“What Others May Be Thinking”

This post was sent to me by a fellow grieving dad from the UK.  It’s an interesting post from the standpoint that I was able to connect “what others may be thinking” to my own experience.  For me personally, about a year before my first loss, a friend of mine lost a baby a birth due to cord strangulation.  I remember leaving the funeral home and looking at my wife and ask her “Do you think they really feel that much pain since they really didn’t know the child?”.  My ignorant question was answered about a year later when I lost my sweet Katie.  The answer was of course, yes.  Sometimes as humans we are quick to judge others before we have a chance to understand their position.  You see, I have worked hard to reserve judgement/comment on others until I have walked in their shoes, and even then, it’s not my place to judge.  Thanks Graeme for giving me a reminder and sharing your story with all of us.

 

“What Others May Be Thinking”
by Graeme Skinner, UK

After a burglary I can go out and buy a new TV to replace the stolen one, with a new for old household insurance policy, leaving me mostly with a nasty feeling of being violated.  Someone has had the cheek to break into my sanctuary and take what is mine.  I know that if I had left the door open then I would carry at least some of the blame, even if grudgingly.

Bereavement is a form of robbery.  My life has been broken into and messed up in a big way.  When death robbed me, nothing could have prepared me for the unleashing of a cocktail of feelings that followed.  Shaken, stirred and spilt all over the floor.  This time there was no policy to cover the loss.  On top of that the feelings were complicated by a so called ‘shameful death’.  I can only speak from my own experience of losing our son to heroin, aged 21. There is a street in a city I once saw called “Needless Alley”, that phrase comes to mind.  “Heroin, whatever took you down that road, son?”  I ask, for the first I knew of heroin in his life was to receive the night-time phone call to say he had died.  “He died of shame”, we were told by a caring friend, and she was right.  Jim had been found in possession of heroin by the police, and it seems he took it to cope with the shame.  It took his life.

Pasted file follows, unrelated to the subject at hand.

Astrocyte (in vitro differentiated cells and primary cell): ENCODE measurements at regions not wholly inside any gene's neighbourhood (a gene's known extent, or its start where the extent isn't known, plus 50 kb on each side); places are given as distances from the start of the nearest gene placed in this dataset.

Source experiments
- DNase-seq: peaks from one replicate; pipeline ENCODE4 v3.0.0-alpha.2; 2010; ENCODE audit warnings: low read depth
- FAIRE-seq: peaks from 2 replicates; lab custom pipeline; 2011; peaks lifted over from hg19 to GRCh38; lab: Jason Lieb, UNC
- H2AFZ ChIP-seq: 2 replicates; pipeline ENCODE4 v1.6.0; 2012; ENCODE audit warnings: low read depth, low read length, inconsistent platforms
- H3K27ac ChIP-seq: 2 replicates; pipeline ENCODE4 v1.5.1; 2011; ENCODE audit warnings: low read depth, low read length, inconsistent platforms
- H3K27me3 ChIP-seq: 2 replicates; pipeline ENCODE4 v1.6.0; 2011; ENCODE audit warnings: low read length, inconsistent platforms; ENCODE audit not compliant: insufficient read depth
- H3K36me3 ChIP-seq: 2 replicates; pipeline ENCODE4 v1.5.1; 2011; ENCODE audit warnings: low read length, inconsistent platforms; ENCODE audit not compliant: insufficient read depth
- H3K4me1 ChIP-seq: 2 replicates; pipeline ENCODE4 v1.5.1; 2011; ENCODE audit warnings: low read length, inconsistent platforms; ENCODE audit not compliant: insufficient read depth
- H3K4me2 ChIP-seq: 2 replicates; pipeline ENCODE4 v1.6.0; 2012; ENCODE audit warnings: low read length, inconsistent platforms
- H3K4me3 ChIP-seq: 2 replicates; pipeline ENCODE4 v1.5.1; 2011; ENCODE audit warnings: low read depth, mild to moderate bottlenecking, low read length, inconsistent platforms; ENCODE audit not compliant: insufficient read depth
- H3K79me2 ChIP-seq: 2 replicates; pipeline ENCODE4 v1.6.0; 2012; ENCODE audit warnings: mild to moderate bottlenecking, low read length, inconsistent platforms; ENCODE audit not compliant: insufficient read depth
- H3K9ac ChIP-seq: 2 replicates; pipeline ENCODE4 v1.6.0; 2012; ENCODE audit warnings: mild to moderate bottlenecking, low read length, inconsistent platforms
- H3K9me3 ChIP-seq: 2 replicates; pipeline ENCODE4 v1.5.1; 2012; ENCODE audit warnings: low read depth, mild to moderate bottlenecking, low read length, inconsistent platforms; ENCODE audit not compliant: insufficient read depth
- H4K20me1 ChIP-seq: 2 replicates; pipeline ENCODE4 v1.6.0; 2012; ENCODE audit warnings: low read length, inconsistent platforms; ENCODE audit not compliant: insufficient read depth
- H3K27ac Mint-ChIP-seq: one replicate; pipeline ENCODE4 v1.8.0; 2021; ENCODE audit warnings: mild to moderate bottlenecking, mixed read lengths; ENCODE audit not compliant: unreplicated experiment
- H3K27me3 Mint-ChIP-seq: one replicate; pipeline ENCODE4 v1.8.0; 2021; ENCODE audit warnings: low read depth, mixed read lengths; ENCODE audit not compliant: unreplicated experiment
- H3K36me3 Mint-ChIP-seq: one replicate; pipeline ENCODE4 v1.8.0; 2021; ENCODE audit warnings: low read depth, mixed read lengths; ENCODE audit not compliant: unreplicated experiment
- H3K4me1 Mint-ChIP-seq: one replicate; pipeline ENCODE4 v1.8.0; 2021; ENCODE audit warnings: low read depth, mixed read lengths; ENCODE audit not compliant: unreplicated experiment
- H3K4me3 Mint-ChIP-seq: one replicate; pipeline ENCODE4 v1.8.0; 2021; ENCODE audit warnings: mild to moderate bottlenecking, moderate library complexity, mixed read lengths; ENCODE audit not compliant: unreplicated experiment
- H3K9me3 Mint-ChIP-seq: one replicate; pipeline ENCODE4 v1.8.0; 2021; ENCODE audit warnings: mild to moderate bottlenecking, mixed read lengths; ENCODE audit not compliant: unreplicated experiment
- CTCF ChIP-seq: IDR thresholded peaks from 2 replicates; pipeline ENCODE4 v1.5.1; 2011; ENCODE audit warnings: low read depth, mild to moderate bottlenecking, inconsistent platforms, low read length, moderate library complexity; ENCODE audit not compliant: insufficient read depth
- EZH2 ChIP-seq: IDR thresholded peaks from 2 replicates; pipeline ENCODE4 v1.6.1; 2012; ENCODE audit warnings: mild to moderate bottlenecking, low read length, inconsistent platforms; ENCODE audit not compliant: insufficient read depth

Suddenly I thought that others may be thinking bad of me as a parent in the same way I had, at least subconsciously, thought of similar families before heroin had kicked my door down and became a squatter in my life.  Even if others were kind enough to reassure me that they didn’t think anything of the sort, in reality I knew what the real landscape looked like.  In seminars I have led, I ask for word associations that come to mind when people think about heroin users.  Phrases like, “Scum, loser, thief…” come tumbling out.  Even if those who know me don’t think it, the fact is that drugs stigma and shame are thickly spread through our societies worldwide.

This feeling of stigma and shame seemed to be heightened for me as a church pastor.  My response?  To talk about it.  We find ourselves sitting on the ‘mourning bench’ with many others who also want to hide from the associated stigma of a shameful death.  My wife wrote a book about how she faced into the cold wind of the loss of a child with the associated stigma; ‘See You Soon; a mother’s story of drugs, grief and hope’ by Philippa Skinner.  It’s pretty much what this dad would have written, although not so well. Our hope is that talking about the issues and sharing together will be of some comfort.

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This entry was posted in Agonize, Bereaved, Death of a Child, Death of a son, Drug Overdose, Grief, Grieving Dads, Grieving Dads Words, Heroin, Loss of a Child, Loss of a Son, Overdose, Pain. Bookmark the permalink.

13 Responses to “What Others May Be Thinking”

  1. David says: